A Native American community severely hit by COVID-19 has received an outpouring of donations from Irish people. As COVID-19 has swept through the Navajo Nation, with at least 2373 cases and 73 deaths as of May 3, Irish donors have have contributed to the Nation’s GoFundMe campaign — a return of a historic favor from 1847.
As a result, as that act of generosity has grabbed headlines across the globe, it has also drawn attention to a perhaps surprising moment from the past: During the Irish potato famine, the Choctaw Nation sent $170 ($5,000 today) of relief aid to the Irish people, despite facing hardship themselves. When the Navajo Nation GoFundMe campaign came to the attention of the Irish through social media, they decided to reciprocate the historic act of goodwill.
But why did the Choctaw Nation—which had little funds to begin with in the 19th century—help a country 4,298 miles away?
From 1845 to 1850, failed potato crops resulted in 25% of the Irish population fleeing the country and the death of at least 1 million people. Starving people across the country made historic marches to their landlords’ homes to beg for food, where they were ultimately turned away and many died on the journey home.
On the other side of the Atlantic, nearly two decades before the great potato famine, the Choctaw people had been forced off their ancestral land in Alabama, Mississippi and Florida by President Andrew Jackson and forced to make a 500 mile journey to Oklahoma, known as the Trail of Tears. More than half of the 21,000 Choctaw people who were forced off their land died on the trail due to malnutrition.
It is said that the Choctaw Nation heard about the famine from an Irish soldier overseeing the forced displacement of Native Americans — and, some experts believe, the Irish experience resonated with the Choctaw people. Like the Irish, Native Americans suffered under British colonial rule that resulted in hunger, genocide and disease outbreak. The British tried to put the Irish on reservations, as they did with Native Americans, and forced both groups to abandon their cultures and languages. So they decided to help, sending over funds that were used to purchase food, blankets and feed for livestock.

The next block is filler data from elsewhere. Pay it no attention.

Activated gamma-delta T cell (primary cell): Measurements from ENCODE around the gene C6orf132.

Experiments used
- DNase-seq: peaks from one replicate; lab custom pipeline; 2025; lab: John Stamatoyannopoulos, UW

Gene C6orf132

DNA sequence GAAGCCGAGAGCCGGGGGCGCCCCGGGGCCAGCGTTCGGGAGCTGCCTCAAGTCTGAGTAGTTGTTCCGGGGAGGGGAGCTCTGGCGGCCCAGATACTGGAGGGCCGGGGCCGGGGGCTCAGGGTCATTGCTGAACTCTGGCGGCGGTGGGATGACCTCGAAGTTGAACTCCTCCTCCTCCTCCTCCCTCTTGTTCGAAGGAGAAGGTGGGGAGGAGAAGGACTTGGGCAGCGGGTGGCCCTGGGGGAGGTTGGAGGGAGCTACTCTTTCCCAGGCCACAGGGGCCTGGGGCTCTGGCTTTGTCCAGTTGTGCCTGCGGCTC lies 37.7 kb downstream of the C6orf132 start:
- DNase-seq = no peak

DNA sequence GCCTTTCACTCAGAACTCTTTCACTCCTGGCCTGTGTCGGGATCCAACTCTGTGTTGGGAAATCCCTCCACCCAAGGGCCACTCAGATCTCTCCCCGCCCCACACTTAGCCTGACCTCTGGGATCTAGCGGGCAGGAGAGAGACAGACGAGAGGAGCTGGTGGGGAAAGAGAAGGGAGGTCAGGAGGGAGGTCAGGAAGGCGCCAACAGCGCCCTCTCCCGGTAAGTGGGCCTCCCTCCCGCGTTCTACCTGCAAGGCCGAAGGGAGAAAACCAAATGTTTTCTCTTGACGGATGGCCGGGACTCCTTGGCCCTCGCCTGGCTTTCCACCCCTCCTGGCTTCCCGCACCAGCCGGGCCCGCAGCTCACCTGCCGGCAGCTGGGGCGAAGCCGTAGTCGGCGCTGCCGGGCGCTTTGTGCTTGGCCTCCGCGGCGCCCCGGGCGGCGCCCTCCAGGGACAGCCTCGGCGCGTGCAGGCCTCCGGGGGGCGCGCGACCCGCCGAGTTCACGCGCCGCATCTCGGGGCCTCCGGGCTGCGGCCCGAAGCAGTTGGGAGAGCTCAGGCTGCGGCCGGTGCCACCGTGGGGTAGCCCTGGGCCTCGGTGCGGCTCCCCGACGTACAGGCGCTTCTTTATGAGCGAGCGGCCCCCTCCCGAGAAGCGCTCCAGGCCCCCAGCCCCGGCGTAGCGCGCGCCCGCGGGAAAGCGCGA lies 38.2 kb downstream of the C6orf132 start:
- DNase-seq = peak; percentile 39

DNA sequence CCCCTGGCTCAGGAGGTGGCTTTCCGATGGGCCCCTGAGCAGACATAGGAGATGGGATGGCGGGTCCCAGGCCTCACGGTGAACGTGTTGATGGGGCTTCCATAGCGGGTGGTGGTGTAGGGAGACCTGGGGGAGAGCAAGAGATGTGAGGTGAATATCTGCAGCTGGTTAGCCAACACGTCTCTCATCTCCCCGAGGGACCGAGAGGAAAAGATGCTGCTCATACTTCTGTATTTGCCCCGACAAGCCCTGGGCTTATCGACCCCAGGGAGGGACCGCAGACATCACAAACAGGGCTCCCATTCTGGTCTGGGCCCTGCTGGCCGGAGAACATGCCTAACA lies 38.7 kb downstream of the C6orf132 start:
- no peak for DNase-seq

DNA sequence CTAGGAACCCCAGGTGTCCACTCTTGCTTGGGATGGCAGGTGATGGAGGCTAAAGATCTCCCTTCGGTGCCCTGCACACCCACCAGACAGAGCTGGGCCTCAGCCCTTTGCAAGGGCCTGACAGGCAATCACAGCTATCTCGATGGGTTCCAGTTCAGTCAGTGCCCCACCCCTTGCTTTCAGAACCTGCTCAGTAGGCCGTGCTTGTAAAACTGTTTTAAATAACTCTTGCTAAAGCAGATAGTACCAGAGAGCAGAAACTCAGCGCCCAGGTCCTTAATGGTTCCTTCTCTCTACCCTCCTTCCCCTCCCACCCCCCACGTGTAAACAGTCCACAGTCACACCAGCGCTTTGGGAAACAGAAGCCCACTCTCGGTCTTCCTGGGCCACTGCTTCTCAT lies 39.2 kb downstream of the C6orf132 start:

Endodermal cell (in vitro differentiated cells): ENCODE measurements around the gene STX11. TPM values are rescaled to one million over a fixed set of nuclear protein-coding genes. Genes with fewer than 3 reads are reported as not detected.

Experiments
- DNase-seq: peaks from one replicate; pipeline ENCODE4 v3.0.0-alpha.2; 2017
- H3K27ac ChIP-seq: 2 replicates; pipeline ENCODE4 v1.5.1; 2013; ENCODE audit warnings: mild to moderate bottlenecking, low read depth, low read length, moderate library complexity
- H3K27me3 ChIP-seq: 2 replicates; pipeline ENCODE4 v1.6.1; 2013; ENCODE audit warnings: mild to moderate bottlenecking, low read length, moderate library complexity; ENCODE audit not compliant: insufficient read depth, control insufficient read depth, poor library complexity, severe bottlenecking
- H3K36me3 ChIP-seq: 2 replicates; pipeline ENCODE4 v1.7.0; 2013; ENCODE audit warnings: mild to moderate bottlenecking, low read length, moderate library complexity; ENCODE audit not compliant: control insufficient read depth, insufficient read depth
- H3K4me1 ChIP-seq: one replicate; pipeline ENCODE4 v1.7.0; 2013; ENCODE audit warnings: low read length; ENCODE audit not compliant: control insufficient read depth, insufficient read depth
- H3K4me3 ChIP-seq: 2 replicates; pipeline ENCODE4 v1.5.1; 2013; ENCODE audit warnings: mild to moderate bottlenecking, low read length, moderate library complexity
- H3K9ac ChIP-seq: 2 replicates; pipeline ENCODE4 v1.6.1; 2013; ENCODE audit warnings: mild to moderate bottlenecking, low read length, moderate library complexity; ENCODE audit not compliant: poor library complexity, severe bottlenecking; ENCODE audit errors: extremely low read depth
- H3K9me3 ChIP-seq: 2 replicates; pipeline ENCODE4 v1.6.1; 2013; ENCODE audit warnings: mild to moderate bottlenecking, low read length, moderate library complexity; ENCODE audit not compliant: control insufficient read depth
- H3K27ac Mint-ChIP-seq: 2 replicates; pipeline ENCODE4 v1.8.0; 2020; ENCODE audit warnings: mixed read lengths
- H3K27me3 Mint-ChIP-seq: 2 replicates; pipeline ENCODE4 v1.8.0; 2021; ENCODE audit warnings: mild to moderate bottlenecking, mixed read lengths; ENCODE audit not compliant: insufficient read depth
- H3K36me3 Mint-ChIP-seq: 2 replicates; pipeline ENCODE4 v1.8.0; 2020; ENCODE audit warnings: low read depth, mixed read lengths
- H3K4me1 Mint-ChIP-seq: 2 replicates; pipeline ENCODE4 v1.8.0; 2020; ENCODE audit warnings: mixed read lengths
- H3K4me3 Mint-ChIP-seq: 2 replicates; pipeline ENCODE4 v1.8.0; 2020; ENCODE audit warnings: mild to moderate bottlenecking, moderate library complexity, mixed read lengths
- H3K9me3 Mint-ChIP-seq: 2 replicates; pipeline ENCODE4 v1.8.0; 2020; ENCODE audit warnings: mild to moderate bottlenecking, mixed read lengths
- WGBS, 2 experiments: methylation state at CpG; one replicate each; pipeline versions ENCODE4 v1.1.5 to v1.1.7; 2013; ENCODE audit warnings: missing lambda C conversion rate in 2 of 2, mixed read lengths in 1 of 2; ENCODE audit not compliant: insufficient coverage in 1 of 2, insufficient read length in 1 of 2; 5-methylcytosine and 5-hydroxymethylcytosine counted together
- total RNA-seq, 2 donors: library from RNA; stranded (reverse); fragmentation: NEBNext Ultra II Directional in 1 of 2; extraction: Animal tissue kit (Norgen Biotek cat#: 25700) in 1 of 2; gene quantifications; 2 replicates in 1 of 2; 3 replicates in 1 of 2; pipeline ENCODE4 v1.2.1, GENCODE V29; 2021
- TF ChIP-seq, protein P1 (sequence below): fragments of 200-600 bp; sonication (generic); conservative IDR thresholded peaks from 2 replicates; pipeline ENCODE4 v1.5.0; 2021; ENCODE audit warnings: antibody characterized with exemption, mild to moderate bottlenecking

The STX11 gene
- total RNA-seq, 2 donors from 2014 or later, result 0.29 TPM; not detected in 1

“There is a symbiosis of what it means to be a colonized people and to have lived through cultural trauma,” says Padraig Kirwan, a senior lecturer at Goldsmiths University and co-author (with LeAnne Howe) of the forthcoming book, Famine Pots: The Choctaw Irish Gift Exchange 1847-present. Kirwan says that the Choctaw gift was “a moment of empathy, of understanding what it means to have lost.”
The Choctaws’ act of goodwill was never forgotten by the Irish, and a close bond between the two groups has persisted historically.
Together, they have commemorated the loss and suffering both communities have lived through. In 1990, Choctaw officials traveled to Ireland to participate in a remembrance of those who died during the famine. Two years later, 22 Irish officials joined the Choctaw people as they marched the Trail of Tears to commemorate those that lost their lives.
The Irish and Native American people—for whom storytelling is woven into the fabric of their societies—have also kept the memory of their historical bond alive. In 1995, the Irish president at the time, Mary Robinson, visited the Choctaw Nation in Oklahoma, where she was made an honorary chief. In 2017, a sculpture of nine eagles feathers called Kindred Spirits was unveiled in Bailick Park in Midlton, County Cork, Ireland. The following year, Irish Prime Minister Leo Varadkar announced a scholarship program for Choctaw youth, calling the relationship between the two communities “a sacred bond…which has joined our peoples together for all time.”
Now, as COVID-19 spreads across the world, Native American and Irish people are supporting each other once again.
“What I find amazing about the GoFundMe page is that this concept of looking after each other—even in the darkest moments—remains still so important,” Kirwan says. “The fact that so much money has gone to the Navajo Nation underscores this.”
But the history of Irish and Native American solidarity is also more complicated: That shared experience didn’t always translate into sympathy. Some Irish people who immigrated to the United States participated in the oppression of Native Americans. “This often gets left out of the conversation,” says Kirwan. “It gets swept under the carpet.”
President Andrew Jackson, for instance, who called for the displacement of Native Americans from their ancestral land even after they fought for him, was the son of Irish immigrants. Patrick Edward Connor, an Irish-born Union general during the Civil War, planned the Bear River Massacre of 1863, where hundreds of Native American were killed. General Philip Sheridan, the son of Irish immigrants who led attacks against Native Americans across the Great Plains is credited with having said “the only good Indians I ever saw were dead,” though he later denied being the source of the phrase.
And yet when the Choctaw people heard about the famine from an Irish man overseeing their oppression, they still decided to help. Kirwan says this speaks to the Choctaw commitment to “ima,” which means “to give.” Now, 173 years later, the Irish are giving back, showing that the spirit of “ima” can go a long way.